AMHERST, Mass. – Two researchers at the University of Massachusetts Amherst, mathematician Panayotis Kevrekidis and chemist Bret Jackson, were recently honored by their peers by being elected fellows of the American Physical Society.
Jackson is cited for “outstanding contributions to the elucidation of gas-surface dynamics, including the development of quantum methods for describing reactive scattering and particle-substrate energy transfer, and studies of sticking, dissociative chemisorption and Eley-Rideal reactions.”
Kevrekidis is cited for “fundamental contributions to the understanding of localized solutions, of their stability in nonlinear wave equations, and of their relevance to applications from atomic physics, nonlinear optics, and granular crystals.”
Jackson’s research is focused on developing a molecular-level understanding of some of the chemistry that occurs on surfaces by exploring, theoretically, a number of reactions important in catalysis and other surface processes. In 2009, Jackson delivereda Distinguished Faculty Lecture in which he explained how catalysts, substances that significantly speed up chemical reactions without themselves being consumed, play a vital role in the human body, in laboratories and industrial plants.
Jackson joined the university in 1985 and served as chemistry department chair from 2002–09. He uses electronic structure methods to examine the molecule-surface interactions, locating transition states and reaction paths. Both quantum and classical mechanics are then used to explore the reaction dynamics. His most recent work has elucidated the dynamics of the dissociative chemisorption of methane on the surfaces of Ni and Pt catalysts. This is the rate-limiting step in the important steam reforming of natural gas. Full 15-dimensional quantum scattering studies have been able to explain the mode-specific chemistry observed for these reactions, as well as the strong variation in reactivity with catalyst temperature.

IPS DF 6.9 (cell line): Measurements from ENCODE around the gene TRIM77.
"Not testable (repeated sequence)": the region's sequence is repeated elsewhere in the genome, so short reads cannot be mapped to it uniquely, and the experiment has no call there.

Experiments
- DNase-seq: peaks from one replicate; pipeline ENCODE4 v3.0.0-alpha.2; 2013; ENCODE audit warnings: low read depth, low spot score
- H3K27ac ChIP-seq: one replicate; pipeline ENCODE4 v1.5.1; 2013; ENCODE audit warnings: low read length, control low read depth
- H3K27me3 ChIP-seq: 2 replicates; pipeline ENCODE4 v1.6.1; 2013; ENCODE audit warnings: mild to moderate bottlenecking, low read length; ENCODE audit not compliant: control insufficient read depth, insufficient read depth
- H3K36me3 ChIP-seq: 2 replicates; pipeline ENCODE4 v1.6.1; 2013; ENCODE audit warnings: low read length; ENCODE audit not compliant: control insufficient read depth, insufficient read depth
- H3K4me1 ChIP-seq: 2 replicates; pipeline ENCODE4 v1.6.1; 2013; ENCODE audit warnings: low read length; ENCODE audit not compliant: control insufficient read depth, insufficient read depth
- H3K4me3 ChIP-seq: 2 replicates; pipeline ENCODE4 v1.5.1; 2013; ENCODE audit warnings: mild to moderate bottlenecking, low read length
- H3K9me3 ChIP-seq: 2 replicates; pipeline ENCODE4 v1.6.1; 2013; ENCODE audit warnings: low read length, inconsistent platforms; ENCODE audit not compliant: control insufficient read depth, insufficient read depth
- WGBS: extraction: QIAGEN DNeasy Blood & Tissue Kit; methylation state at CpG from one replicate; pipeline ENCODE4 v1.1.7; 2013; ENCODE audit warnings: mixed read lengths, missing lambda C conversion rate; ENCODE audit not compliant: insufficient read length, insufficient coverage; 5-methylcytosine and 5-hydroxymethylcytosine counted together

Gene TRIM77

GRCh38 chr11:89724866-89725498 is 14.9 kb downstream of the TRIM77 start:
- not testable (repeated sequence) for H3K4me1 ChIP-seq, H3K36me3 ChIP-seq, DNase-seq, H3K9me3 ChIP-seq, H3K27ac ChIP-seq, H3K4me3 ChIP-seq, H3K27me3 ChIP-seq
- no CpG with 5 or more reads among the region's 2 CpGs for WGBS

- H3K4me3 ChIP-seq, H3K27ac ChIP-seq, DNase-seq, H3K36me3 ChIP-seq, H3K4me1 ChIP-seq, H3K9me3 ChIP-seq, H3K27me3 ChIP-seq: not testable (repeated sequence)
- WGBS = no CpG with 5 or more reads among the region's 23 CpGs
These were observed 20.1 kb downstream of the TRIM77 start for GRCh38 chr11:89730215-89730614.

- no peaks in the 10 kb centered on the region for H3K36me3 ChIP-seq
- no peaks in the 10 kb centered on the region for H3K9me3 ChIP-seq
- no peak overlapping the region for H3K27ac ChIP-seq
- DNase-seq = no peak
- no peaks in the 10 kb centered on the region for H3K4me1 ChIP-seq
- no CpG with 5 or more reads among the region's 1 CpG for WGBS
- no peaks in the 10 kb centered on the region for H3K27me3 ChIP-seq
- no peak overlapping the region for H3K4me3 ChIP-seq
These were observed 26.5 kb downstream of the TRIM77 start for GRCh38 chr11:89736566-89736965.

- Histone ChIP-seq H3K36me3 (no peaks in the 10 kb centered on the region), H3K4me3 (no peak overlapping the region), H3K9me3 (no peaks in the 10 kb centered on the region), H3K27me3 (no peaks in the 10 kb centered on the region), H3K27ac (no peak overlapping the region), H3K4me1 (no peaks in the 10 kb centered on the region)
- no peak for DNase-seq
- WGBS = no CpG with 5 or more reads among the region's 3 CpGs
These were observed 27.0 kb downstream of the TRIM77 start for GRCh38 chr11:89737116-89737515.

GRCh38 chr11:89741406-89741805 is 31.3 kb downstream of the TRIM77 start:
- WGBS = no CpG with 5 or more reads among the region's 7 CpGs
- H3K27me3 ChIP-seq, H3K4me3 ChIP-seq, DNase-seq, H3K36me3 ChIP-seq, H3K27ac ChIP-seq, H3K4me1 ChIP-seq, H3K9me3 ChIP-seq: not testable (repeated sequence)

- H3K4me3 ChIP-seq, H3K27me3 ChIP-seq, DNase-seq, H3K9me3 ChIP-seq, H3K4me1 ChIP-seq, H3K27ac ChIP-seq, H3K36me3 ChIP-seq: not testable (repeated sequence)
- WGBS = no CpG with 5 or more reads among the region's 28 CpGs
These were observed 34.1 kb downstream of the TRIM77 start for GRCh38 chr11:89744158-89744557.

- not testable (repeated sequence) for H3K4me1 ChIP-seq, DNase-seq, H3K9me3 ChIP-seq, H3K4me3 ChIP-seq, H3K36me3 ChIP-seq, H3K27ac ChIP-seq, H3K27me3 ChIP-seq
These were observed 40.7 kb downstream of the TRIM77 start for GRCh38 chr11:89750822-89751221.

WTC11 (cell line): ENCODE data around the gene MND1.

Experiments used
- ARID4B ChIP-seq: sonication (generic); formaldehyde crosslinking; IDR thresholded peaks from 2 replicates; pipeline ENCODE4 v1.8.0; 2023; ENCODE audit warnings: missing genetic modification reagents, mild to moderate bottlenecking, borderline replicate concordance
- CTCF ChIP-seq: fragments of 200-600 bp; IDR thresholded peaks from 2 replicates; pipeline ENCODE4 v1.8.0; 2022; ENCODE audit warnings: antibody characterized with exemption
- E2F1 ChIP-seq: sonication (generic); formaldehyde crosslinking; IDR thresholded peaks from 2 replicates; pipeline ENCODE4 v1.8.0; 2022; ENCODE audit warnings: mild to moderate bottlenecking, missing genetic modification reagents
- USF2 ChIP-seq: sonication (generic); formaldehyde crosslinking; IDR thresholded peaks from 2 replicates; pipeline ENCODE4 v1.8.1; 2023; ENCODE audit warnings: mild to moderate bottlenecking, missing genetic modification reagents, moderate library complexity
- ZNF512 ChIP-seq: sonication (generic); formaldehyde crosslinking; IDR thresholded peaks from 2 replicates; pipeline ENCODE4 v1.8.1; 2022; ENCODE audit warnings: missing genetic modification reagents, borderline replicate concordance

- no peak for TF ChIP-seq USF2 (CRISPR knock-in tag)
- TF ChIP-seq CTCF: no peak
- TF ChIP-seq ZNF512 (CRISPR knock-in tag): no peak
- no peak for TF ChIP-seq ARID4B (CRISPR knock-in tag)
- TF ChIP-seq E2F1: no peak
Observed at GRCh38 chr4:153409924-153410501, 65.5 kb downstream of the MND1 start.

He has received many honors including Special Creativity Awards from the National Science Foundation in 2002 and 2003, the Lubrizol Award from Carnegie Mellon University in 1979 and the deFord Memorial Scholarships in 1975–76. He also has earned awards for outstanding teaching and research while at UMass Amherst.
Kevrekidis studies a variety of systems mainly related to the mathematical physics of optical systems, waveguide arrays and optical fibers, as well as ultra-cold gases in the form of Bose-Einstein Condensates and material science settings related to granular crystals.
Last January, Kevrekidis won two international prizes that recognize his work on nonlinear waves and wave equations, which marries mathematics and physics to better understand atomic, optical, and material systems involving nonlinear dynamics.
The Society for Industrial and Applied Mathematics’ activity group on dynamical systems awarded Kevrekidis its John David Crawford Prize for “contributions to our understanding of localized solutions of nonlinear wave equations and for developing these for a variety of applications in nonlinear optics and condensed matter physics including Bose Einstein condensates and granular crystals.”
In addition, the Academy of Athens, Greece, recently recognized the UMass Amherst mathematician with its Aristides F. Pallas Prize for his paper on “Nonlinear Waves in Lattices: Past, Present, Future,” a review that included the mathematical analysis of dynamical models associated with optical waveguide arrays and granular crystal structures.
This year Kevrekidis was honored by the Center for Nonlinear Studies of the Los Alamos National Laboratory as the Stanislaw M. Ulam Distinguished Scholar. This award enables a noted scientist to spend a year carrying out research at the Center for Nonlinear Studies at Los Alamos.
Kevrekidis is therefore spending the year in residence at the Los Alamos National Laboratory in New Mexico. He has also won numerous awards including an NSF CAREER award, the Stephanos Pnevmatikos biennial prize for research in Nonlinear Phenomena, an Alexander von Humboldt Research Fellowship, and the Society for Industrial and Applied Mathematics Outstanding Research Paper prize among others during his time at UMass Amherst since 2001.
The American Physical Society was founded in 1899 by 36 physicists gathered at Columbia University to advance and diffuse the knowledge of physics. It now has over 50,000 members organized in topical groups, divisions and sections by geographical region.